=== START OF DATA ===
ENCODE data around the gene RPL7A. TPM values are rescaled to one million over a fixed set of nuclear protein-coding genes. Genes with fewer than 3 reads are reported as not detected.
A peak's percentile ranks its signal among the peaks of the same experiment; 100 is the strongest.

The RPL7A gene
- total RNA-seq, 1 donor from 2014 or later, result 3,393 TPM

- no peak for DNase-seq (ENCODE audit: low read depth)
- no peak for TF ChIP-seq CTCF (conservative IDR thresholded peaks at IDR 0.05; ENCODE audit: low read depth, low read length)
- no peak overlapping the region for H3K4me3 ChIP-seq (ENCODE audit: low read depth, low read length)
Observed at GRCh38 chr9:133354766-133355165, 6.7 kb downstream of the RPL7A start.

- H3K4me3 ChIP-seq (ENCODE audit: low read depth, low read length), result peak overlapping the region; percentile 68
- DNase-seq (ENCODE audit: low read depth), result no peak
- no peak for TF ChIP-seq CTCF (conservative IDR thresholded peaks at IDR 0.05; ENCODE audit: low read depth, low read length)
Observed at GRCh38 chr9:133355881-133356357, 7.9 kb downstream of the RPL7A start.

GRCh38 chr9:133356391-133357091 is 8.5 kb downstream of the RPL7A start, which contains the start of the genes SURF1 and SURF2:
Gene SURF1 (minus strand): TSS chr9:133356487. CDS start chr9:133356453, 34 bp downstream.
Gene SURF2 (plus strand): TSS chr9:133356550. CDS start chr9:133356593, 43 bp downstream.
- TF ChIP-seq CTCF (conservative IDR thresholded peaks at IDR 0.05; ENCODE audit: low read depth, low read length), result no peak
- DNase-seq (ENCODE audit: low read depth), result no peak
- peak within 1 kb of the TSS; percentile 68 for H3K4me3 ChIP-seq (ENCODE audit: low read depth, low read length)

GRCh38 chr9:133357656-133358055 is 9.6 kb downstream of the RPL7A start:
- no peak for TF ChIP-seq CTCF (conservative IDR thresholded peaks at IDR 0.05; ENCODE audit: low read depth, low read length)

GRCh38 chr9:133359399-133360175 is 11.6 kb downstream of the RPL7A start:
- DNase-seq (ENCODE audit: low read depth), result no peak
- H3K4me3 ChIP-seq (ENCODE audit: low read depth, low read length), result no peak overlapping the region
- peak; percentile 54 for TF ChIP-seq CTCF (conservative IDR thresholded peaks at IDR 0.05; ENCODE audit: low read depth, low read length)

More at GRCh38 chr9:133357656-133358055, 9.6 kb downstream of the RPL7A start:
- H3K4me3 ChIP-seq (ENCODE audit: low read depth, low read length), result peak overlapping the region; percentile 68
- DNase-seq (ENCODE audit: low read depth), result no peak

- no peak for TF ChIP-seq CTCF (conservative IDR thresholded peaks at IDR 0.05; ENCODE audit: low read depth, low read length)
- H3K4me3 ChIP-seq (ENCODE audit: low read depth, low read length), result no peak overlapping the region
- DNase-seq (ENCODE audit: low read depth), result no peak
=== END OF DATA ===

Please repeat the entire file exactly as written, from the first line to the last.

ENCODE data around the gene RPL7A. TPM values are rescaled to one million over a fixed set of nuclear protein-coding genes. Genes with fewer than 3 reads are reported as not detected.
A peak's percentile ranks its signal among the peaks of the same experiment; 100 is the strongest.

The RPL7A gene
- total RNA-seq, 1 donor from 2014 or later, result 3,393 TPM

- no peak for DNase-seq (ENCODE audit: low read depth)
- no peak for TF ChIP-seq CTCF (conservative IDR thresholded peaks at IDR 0.05; ENCODE audit: low read depth, low read length)
- no peak overlapping the region for H3K4me3 ChIP-seq (ENCODE audit: low read depth, low read length)
Observed at GRCh38 chr9:133354766-133355165, 6.7 kb downstream of the RPL7A start.

- H3K4me3 ChIP-seq (ENCODE audit: low read depth, low read length), result peak overlapping the region; percentile 68
- DNase-seq (ENCODE audit: low read depth), result no peak
- no peak for TF ChIP-seq CTCF (conservative IDR thresholded peaks at IDR 0.05; ENCODE audit: low read depth, low read length)
Observed at GRCh38 chr9:133355881-133356357, 7.9 kb downstream of the RPL7A start.

GRCh38 chr9:133356391-133357091 is 8.5 kb downstream of the RPL7A start, which contains the start of the genes SURF1 and SURF2:
Gene SURF1 (minus strand): TSS chr9:133356487. CDS start chr9:133356453, 34 bp downstream.
Gene SURF2 (plus strand): TSS chr9:133356550. CDS start chr9:133356593, 43 bp downstream.
- TF ChIP-seq CTCF (conservative IDR thresholded peaks at IDR 0.05; ENCODE audit: low read depth, low read length), result no peak
- DNase-seq (ENCODE audit: low read depth), result no peak
- peak within 1 kb of the TSS; percentile 68 for H3K4me3 ChIP-seq (ENCODE audit: low read depth, low read length)

GRCh38 chr9:133357656-133358055 is 9.6 kb downstream of the RPL7A start:
- no peak for TF ChIP-seq CTCF (conservative IDR thresholded peaks at IDR 0.05; ENCODE audit: low read depth, low read length)

GRCh38 chr9:133359399-133360175 is 11.6 kb downstream of the RPL7A start:
- DNase-seq (ENCODE audit: low read depth), result no peak
- H3K4me3 ChIP-seq (ENCODE audit: low read depth, low read length), result no peak overlapping the region
- peak; percentile 54 for TF ChIP-seq CTCF (conservative IDR thresholded peaks at IDR 0.05; ENCODE audit: low read depth, low read length)

More at GRCh38 chr9:133357656-133358055, 9.6 kb downstream of the RPL7A start:
- H3K4me3 ChIP-seq (ENCODE audit: low read depth, low read length), result peak overlapping the region; percentile 68
- DNase-seq (ENCODE audit: low read depth), result no peak

- no peak for TF ChIP-seq CTCF (conservative IDR thresholded peaks at IDR 0.05; ENCODE audit: low read depth, low read length)
- H3K4me3 ChIP-seq (ENCODE audit: low read depth, low read length), result no peak overlapping the region
- DNase-seq (ENCODE audit: low read depth), result no peak